How To Finance An Investment Property (Ep180)
>When buying an investment property, chances are very high that you’re going to need some sort of finance. Here’s how to finance an investment property.
I’m going to look at 3 different aspects of financing an investment property and we’re going to look at:
- how to finance the deposit for your investment property
- how to finance the rest of the money that you need to pay for your investment property
- different finance structures.
How To Finance Your Deposit
So let’s start by looking at the deposit. The majority of the Australian population are going to finance the deposit for their first investment property in one of two ways, either through saving for that deposit or through leveraging against the equity in their principle place of residence (aka their home.)
In order to save for the deposit well you’ve got to scrimp and you’ve got to save in order to save enough money to buy a property. Generally that is going to be between 5 to 20% of the value of the property.
Other ways to finance your deposit would be through gifts from family or friends. It could potentially be through a loan from someone you know but in that circumstance the bank is going to recognise that it’s a loan and may not give you financing for the rest of the property.
In most cases you won’t actually be able to borrow money for your deposit on the property. In most circumstances now you actually have to prove savings to the bank, that you’ve been saving this deposit overtime in order for them to supply you with a loan. That is more the case if your deposit is under the 20% mark, if it’s over the 20% mark, most often banks will waive that.
Alright, so we’ve gotten the deposit which is somewhere between 5 to 20% plus we need money for the costs like stamp duty and things like that. Now, where do we get the rest of the money to finance our investment property?
How To Finance The Rest Of The Money
Well the best way to do it, I think is to go to a mortgage broker who has access to somewhere between 20 and 30 different lenders. A home loan is the most common way of financing the rest of the property and the home loan that you choose is completely up to you but obviously a mortgage broker can help you find that. If you want my mortgage broker to get in contact with you fill out your details here.
There are other ways that you can finance the rest of the value of the property rather than going through the traditional lender. The most common of these abstract ways of doing that is through what’s called ‘owner finance’.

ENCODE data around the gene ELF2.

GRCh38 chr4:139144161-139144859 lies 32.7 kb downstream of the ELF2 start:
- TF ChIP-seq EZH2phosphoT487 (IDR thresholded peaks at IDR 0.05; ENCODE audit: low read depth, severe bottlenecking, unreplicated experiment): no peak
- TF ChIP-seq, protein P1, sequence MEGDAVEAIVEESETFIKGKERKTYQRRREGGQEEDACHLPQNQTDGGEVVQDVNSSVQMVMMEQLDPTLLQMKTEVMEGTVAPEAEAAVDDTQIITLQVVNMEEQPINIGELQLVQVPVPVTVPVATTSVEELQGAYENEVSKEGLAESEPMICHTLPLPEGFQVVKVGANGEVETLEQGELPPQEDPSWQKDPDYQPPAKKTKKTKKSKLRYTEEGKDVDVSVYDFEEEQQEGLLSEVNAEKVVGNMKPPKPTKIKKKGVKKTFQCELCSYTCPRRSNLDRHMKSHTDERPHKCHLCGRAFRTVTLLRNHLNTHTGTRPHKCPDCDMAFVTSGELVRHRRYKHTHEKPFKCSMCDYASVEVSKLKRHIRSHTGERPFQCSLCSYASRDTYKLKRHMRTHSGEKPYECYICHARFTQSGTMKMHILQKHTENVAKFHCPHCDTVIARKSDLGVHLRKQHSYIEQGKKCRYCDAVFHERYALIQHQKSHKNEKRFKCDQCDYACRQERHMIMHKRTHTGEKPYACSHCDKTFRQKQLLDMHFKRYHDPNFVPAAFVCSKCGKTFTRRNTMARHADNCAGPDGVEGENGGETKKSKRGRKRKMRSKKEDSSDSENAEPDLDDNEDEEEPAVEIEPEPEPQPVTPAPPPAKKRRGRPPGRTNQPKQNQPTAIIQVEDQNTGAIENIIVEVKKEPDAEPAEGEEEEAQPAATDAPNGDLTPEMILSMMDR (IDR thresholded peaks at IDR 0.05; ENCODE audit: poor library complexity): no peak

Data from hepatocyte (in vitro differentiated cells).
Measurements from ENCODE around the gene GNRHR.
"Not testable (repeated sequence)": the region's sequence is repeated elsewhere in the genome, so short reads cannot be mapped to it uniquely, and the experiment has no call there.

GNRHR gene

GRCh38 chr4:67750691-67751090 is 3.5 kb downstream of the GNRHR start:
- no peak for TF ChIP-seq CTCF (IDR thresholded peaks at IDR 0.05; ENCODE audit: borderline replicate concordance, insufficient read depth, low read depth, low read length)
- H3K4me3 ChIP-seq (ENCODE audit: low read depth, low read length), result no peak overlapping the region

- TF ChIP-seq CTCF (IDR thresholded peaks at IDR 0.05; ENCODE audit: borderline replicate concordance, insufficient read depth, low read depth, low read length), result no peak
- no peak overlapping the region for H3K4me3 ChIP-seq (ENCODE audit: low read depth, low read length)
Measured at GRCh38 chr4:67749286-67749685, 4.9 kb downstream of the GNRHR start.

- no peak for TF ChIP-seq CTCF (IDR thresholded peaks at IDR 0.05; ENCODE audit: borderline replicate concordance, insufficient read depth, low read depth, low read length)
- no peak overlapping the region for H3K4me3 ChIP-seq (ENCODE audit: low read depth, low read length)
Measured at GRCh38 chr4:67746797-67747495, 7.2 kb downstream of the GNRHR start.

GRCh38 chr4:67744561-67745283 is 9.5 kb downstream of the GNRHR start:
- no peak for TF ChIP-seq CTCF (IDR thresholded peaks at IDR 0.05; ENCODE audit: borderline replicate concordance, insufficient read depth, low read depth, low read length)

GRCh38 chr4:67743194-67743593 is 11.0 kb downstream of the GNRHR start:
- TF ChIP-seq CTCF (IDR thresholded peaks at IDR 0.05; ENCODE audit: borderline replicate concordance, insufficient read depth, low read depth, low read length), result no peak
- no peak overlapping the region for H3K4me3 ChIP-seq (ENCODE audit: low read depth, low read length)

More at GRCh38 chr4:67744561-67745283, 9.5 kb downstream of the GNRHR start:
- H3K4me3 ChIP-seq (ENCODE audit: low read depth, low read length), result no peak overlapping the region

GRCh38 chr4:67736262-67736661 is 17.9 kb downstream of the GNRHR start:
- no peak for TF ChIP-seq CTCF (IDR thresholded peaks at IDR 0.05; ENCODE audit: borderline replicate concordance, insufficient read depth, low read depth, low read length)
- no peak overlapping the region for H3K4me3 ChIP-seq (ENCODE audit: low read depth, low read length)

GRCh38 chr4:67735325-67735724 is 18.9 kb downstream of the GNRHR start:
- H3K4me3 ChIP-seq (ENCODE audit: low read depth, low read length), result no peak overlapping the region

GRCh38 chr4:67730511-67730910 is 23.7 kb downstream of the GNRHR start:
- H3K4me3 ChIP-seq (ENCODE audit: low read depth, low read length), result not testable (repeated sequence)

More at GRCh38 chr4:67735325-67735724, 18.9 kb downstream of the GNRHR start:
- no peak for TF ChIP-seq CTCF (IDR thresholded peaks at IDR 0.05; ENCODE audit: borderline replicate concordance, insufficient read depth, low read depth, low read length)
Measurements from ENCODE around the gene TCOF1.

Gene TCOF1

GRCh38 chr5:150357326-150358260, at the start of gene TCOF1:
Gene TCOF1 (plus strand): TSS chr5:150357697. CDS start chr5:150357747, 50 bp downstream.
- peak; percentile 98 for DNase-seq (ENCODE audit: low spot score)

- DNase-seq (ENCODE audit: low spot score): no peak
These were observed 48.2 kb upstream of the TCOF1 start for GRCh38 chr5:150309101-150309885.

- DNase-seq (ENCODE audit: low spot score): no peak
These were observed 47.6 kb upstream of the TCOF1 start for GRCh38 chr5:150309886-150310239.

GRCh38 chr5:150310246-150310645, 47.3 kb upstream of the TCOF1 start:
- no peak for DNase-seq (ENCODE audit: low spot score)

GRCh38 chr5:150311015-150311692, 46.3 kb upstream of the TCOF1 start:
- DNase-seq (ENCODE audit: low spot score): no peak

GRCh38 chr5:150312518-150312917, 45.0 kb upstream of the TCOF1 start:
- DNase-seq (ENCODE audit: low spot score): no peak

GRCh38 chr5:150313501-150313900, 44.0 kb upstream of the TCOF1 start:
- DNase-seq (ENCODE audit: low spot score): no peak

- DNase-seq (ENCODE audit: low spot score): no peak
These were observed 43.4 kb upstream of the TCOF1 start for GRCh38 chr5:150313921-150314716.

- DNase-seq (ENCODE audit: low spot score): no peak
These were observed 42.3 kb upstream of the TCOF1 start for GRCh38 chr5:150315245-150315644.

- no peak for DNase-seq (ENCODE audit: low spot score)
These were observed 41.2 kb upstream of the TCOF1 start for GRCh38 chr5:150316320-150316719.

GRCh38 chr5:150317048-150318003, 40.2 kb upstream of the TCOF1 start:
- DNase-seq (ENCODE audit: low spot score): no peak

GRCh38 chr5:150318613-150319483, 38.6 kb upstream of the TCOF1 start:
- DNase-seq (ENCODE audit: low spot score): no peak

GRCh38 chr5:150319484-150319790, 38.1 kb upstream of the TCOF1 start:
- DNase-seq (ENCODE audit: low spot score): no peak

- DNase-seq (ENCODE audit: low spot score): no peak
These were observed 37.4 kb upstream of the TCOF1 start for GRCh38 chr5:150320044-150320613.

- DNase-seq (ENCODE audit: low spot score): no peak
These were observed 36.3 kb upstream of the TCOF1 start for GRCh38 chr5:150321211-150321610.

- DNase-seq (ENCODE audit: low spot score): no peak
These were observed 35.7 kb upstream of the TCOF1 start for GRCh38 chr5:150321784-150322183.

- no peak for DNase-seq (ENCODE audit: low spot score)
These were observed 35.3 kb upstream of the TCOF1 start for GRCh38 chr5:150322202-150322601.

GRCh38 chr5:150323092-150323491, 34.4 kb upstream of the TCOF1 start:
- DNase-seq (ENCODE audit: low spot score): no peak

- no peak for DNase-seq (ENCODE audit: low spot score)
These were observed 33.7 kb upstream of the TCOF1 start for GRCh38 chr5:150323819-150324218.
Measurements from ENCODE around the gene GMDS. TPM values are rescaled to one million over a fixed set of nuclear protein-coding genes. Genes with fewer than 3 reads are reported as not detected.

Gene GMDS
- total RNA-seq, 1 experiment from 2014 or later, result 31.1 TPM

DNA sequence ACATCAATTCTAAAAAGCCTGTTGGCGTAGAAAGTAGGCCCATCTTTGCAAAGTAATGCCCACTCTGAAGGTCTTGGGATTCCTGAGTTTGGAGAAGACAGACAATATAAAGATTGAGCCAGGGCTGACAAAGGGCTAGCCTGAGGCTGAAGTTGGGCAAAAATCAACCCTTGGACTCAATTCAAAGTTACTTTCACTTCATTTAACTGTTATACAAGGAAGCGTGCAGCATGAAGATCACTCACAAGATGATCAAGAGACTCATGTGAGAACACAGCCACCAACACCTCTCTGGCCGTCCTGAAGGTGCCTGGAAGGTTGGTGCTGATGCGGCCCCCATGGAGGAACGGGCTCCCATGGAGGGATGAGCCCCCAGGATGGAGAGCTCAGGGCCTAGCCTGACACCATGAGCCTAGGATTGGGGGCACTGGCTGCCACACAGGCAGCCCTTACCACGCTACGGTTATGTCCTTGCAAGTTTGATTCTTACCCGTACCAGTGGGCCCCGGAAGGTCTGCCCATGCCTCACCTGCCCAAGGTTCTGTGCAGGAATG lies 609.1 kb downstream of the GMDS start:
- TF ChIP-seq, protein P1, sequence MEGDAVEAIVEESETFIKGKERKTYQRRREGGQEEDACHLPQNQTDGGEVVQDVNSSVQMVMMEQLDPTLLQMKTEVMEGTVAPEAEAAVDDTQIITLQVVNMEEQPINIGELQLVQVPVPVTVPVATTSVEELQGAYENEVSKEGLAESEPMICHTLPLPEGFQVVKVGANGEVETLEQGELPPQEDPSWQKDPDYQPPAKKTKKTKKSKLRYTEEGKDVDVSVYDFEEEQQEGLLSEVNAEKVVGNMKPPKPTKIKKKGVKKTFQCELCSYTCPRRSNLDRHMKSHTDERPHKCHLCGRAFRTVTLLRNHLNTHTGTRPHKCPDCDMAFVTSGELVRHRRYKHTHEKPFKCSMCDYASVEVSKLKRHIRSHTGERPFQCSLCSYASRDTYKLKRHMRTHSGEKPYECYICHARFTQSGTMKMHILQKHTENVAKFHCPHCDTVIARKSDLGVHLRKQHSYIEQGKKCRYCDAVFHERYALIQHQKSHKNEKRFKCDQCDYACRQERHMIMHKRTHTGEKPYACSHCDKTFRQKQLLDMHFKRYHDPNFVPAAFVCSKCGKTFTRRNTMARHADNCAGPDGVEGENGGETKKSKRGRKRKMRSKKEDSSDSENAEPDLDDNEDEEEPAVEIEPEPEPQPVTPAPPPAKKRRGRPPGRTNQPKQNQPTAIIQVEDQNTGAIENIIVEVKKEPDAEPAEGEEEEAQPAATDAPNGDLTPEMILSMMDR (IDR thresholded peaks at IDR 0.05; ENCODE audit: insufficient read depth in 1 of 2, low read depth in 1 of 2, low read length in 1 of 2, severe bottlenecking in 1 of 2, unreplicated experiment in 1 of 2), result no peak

Owner finance is extremely common in America and in many other countries and this is where the vendor or the person who is selling the property actually provides the finance to you, the person buying the property. So rather than going to a lender, getting the cash from them and then you now owe the lender money, and you give that cash to the person that owns the house.
The person who owns the house says “you give me the deposit and then you will owe me a certain amount and I’ll charge you interest on that and you can pay me back instead of paying the bank”. Owner finance is legal in most states in Australia but always check with your solicitor in your particular state.
So we’ve looked at how to finance an investment property from the deposit and for the rest of the money. What are some different finance structures and considerations that you need to take into account?
Finance Structures To Consider
First I want to look at interest only vs principal and interest.
Interest only is exactly what it sounds like – you simply pay the interest that the mortgage generates. This means that you’re not paying down the mortgage overtime but it also means that your interests or payments are not going down which can maximize how much you can claim against your tax returns but it also maximizes cash flow because you don’t have to put that money onto the loan as well.
And then you’ve got principal and interest which is where you pay the interest and you also pay down the loan as well. And that has the advantage that obviously your loan goes down in value overtime and eventually seizes to exist but it has the disadvantage of the fact that it sucks cash flow in the early days when you need it most and it’s not always necessarily the best tax decision. But I cannot give tax advice so always speak to a professional tax accountant before doing anything tax related.
You will also need to look at buying a property in your own name verses using a different entity or different corporate structure.
A lot of people will invest in property using family trust structures or using unit trust structures and in a lot of circumstances they’ll also set up a company which acts as the trustee and then you are a beneficiary of that trust, so profits can funnel down to you but liability remains with the trustee which is the company.
That’s one way to minimise your liability but again I can’t advise that you should or shouldn’t do that or really go into any more detail than the basics of that sort of thing. Speak to your solicitor, find a good property lawyer and they’ll be able to help you decide what to do for yourself.
When I tried to do my first property deal which actually fell through and cost me thousands of dollars, I set up a full trust structure and a company and all the accountants were saying to me at the time, “Ryan you are 21, you have absolutely nothing to your name, what are you doing spending the money doing this when you could just purchase it in your own name?” In hindsight maybe it would have been a good idea to just try and do it in my own name first and then if I actually built up the assets, then look at ways to protect them but at the time I made that decision so you need to decide what is going to be best for you.
There you have some different ideas on how to finance an investment property and also some things to think about as to how you want to structure your finance as well.